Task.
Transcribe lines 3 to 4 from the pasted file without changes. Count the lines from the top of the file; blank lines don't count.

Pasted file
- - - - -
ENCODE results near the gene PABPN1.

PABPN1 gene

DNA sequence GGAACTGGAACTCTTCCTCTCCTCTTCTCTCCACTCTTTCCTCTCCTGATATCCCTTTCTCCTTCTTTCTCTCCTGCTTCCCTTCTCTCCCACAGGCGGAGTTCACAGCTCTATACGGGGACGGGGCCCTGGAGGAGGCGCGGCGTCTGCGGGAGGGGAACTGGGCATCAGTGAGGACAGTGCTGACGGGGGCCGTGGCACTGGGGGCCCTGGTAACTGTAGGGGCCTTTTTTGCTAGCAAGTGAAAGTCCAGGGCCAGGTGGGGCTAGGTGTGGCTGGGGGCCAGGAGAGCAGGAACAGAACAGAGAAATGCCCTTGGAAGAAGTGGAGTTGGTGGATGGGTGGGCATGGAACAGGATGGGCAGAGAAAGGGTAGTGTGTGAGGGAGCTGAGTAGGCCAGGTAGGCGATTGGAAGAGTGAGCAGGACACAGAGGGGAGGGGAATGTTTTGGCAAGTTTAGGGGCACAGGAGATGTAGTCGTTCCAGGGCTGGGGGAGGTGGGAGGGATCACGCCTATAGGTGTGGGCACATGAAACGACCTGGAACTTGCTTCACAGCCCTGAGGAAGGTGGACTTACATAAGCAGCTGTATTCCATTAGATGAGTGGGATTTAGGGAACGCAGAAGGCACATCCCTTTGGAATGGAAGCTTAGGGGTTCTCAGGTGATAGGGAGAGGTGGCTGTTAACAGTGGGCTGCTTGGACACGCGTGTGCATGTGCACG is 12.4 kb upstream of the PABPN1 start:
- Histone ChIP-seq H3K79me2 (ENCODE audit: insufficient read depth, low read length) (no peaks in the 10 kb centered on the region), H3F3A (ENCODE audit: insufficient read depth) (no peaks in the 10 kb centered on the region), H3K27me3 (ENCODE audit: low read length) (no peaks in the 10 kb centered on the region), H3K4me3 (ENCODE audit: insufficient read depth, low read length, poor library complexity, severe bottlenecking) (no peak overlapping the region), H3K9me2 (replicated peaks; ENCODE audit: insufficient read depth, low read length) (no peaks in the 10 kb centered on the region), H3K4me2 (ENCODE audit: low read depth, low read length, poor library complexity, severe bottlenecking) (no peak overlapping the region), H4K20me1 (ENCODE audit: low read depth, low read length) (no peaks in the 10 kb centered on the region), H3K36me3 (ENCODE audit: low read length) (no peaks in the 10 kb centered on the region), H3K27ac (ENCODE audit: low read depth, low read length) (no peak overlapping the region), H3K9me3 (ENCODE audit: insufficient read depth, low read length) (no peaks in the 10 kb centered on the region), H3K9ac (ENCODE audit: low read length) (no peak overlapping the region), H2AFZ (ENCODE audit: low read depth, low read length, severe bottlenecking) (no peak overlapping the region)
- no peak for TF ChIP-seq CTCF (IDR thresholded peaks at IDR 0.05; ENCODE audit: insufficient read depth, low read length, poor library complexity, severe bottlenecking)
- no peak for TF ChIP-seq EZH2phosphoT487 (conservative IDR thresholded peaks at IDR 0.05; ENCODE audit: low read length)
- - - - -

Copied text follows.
DNA sequence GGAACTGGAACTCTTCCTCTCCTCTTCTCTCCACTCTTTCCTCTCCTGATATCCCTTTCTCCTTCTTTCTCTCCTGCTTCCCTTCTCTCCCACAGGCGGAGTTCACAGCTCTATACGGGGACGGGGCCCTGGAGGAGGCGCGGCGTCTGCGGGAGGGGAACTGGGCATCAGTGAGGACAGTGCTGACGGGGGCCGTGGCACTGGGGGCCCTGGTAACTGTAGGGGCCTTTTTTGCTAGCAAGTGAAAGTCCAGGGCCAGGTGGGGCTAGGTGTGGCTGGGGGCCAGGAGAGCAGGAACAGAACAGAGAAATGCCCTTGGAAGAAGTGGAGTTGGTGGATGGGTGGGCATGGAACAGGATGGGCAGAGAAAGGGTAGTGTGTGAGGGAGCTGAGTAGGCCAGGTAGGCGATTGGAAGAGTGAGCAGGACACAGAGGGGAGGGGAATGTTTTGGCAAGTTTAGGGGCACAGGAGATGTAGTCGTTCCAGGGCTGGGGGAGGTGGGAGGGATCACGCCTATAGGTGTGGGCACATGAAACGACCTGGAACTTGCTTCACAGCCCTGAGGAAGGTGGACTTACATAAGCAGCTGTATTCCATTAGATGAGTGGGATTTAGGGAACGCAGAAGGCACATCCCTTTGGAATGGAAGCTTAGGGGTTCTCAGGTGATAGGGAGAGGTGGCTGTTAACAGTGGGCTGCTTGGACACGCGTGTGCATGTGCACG is 12.4 kb upstream of the PABPN1 start:
- Histone ChIP-seq H3K79me2 (ENCODE audit: insufficient read depth, low read length) (no peaks in the 10 kb centered on the region), H3F3A (ENCODE audit: insufficient read depth) (no peaks in the 10 kb centered on the region), H3K27me3 (ENCODE audit: low read length) (no peaks in the 10 kb centered on the region), H3K4me3 (ENCODE audit: insufficient read depth, low read length, poor library complexity, severe bottlenecking) (no peak overlapping the region), H3K9me2 (replicated peaks; ENCODE audit: insufficient read depth, low read length) (no peaks in the 10 kb centered on the region), H3K4me2 (ENCODE audit: low read depth, low read length, poor library complexity, severe bottlenecking) (no peak overlapping the region), H4K20me1 (ENCODE audit: low read depth, low read length) (no peaks in the 10 kb centered on the region), H3K36me3 (ENCODE audit: low read length) (no peaks in the 10 kb centered on the region), H3K27ac (ENCODE audit: low read depth, low read length) (no peak overlapping the region), H3K9me3 (ENCODE audit: insufficient read depth, low read length) (no peaks in the 10 kb centered on the region), H3K9ac (ENCODE audit: low read length) (no peak overlapping the region), H2AFZ (ENCODE audit: low read depth, low read length, severe bottlenecking) (no peak overlapping the region)